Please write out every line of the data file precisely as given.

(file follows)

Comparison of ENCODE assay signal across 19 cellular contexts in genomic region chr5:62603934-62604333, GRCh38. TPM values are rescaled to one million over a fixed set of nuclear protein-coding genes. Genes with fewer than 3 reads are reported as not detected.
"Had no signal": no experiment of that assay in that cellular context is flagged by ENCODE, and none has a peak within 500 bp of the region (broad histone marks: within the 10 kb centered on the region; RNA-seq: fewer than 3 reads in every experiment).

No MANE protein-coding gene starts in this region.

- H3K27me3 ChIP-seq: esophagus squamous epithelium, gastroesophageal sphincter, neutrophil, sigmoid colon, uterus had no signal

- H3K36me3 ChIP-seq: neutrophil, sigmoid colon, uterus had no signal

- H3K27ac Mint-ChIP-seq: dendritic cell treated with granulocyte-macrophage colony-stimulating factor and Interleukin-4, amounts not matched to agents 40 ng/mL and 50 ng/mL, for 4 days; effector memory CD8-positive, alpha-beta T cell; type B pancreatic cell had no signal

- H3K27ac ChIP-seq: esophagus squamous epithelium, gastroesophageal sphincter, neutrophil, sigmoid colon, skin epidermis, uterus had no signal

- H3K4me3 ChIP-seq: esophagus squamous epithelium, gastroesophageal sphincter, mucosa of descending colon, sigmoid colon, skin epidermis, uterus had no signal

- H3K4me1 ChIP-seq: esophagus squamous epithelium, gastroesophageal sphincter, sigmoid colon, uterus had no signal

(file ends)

Comparison of ENCODE assay signal across 19 cellular contexts in genomic region chr5:62603934-62604333, GRCh38. TPM values are rescaled to one million over a fixed set of nuclear protein-coding genes. Genes with fewer than 3 reads are reported as not detected.
"Had no signal": no experiment of that assay in that cellular context is flagged by ENCODE, and none has a peak within 500 bp of the region (broad histone marks: within the 10 kb centered on the region; RNA-seq: fewer than 3 reads in every experiment).

No MANE protein-coding gene starts in this region.

- H3K27me3 ChIP-seq: esophagus squamous epithelium, gastroesophageal sphincter, neutrophil, sigmoid colon, uterus had no signal

- H3K36me3 ChIP-seq: neutrophil, sigmoid colon, uterus had no signal

- H3K27ac Mint-ChIP-seq: dendritic cell treated with granulocyte-macrophage colony-stimulating factor and Interleukin-4, amounts not matched to agents 40 ng/mL and 50 ng/mL, for 4 days; effector memory CD8-positive, alpha-beta T cell; type B pancreatic cell had no signal

- H3K27ac ChIP-seq: esophagus squamous epithelium, gastroesophageal sphincter, neutrophil, sigmoid colon, skin epidermis, uterus had no signal

- H3K4me3 ChIP-seq: esophagus squamous epithelium, gastroesophageal sphincter, mucosa of descending colon, sigmoid colon, skin epidermis, uterus had no signal

- H3K4me1 ChIP-seq: esophagus squamous epithelium, gastroesophageal sphincter, sigmoid colon, uterus had no signal